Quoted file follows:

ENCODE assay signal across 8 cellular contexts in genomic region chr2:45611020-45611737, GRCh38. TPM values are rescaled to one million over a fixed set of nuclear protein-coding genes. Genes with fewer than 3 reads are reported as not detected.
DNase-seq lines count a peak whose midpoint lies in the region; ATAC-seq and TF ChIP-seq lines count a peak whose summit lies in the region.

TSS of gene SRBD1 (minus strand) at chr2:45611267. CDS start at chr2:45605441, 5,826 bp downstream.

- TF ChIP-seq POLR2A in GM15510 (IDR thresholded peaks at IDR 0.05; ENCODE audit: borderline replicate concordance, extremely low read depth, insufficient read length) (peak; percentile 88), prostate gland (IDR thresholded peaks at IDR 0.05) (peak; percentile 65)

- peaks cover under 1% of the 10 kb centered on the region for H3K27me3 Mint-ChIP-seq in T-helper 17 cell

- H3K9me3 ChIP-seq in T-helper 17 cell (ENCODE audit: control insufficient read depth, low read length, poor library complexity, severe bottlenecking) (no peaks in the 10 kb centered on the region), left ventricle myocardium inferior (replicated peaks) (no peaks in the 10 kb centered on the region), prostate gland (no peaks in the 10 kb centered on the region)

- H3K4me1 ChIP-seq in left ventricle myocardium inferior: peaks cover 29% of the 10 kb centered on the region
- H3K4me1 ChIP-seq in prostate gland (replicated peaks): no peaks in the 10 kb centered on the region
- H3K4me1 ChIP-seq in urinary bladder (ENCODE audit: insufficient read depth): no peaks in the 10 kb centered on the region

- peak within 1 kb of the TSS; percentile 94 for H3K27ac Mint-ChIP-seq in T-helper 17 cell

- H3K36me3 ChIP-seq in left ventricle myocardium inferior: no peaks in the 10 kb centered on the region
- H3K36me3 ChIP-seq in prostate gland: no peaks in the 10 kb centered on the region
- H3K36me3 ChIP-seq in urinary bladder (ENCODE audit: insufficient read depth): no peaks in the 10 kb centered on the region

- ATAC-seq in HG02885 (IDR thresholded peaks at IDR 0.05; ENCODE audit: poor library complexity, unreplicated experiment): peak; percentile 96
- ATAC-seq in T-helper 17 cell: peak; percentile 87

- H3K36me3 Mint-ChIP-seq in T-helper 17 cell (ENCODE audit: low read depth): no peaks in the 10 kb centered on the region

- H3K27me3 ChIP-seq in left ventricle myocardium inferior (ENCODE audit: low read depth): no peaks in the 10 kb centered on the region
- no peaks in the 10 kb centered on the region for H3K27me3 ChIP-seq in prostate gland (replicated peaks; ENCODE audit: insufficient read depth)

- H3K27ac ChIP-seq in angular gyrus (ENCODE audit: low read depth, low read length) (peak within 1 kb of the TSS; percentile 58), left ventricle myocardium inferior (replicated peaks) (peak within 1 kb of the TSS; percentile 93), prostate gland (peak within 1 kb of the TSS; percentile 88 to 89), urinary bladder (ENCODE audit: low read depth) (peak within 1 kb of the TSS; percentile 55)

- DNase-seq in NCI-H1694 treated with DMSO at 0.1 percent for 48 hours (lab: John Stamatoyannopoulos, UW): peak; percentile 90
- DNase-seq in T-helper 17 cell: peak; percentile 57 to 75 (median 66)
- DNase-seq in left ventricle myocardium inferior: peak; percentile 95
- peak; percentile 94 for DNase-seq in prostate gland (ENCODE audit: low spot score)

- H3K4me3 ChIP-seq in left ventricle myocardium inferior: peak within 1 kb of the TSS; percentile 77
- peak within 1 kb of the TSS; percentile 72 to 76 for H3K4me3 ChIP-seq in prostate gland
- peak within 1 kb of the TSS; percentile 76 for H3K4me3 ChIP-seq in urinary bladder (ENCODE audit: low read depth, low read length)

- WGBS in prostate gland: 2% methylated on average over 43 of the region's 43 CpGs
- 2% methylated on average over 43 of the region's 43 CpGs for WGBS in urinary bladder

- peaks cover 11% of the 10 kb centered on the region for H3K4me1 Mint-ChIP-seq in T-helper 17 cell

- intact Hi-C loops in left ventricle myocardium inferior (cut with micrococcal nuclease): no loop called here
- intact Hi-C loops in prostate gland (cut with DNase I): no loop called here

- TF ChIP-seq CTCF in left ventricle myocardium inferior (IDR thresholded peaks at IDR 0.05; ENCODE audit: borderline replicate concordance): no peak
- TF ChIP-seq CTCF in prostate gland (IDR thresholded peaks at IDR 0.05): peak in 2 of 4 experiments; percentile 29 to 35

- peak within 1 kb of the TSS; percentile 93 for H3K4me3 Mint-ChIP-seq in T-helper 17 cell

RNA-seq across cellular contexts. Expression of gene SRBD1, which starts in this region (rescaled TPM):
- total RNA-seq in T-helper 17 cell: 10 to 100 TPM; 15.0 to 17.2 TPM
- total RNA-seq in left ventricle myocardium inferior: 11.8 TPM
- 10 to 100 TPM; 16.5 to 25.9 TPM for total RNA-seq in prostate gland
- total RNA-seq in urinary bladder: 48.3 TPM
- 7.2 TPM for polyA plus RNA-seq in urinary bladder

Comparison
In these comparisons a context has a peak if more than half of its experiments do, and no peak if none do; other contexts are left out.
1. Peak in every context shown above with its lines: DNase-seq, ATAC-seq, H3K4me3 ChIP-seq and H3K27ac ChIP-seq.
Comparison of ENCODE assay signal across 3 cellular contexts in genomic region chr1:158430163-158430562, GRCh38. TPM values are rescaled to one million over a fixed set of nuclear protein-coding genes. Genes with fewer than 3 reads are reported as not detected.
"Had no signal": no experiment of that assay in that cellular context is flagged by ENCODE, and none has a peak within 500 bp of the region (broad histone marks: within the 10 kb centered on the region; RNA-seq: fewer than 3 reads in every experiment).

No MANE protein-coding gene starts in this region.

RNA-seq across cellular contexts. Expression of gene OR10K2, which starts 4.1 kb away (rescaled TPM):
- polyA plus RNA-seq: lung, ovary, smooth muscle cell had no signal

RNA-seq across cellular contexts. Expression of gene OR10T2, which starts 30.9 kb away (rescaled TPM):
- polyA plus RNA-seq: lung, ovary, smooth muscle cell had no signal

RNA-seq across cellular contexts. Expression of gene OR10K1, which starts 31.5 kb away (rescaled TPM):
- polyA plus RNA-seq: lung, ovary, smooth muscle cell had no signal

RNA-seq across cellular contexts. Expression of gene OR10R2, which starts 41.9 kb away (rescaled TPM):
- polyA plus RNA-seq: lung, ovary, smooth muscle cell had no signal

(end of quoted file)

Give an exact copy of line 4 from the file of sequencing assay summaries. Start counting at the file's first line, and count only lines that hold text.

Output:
- TF ChIP-seq POLR2A in GM15510 (IDR thresholded peaks at IDR 0.05; ENCODE audit: borderline replicate concordance, extremely low read depth, insufficient read length) (peak; percentile 88), prostate gland (IDR thresholded peaks at IDR 0.05) (peak; percentile 65)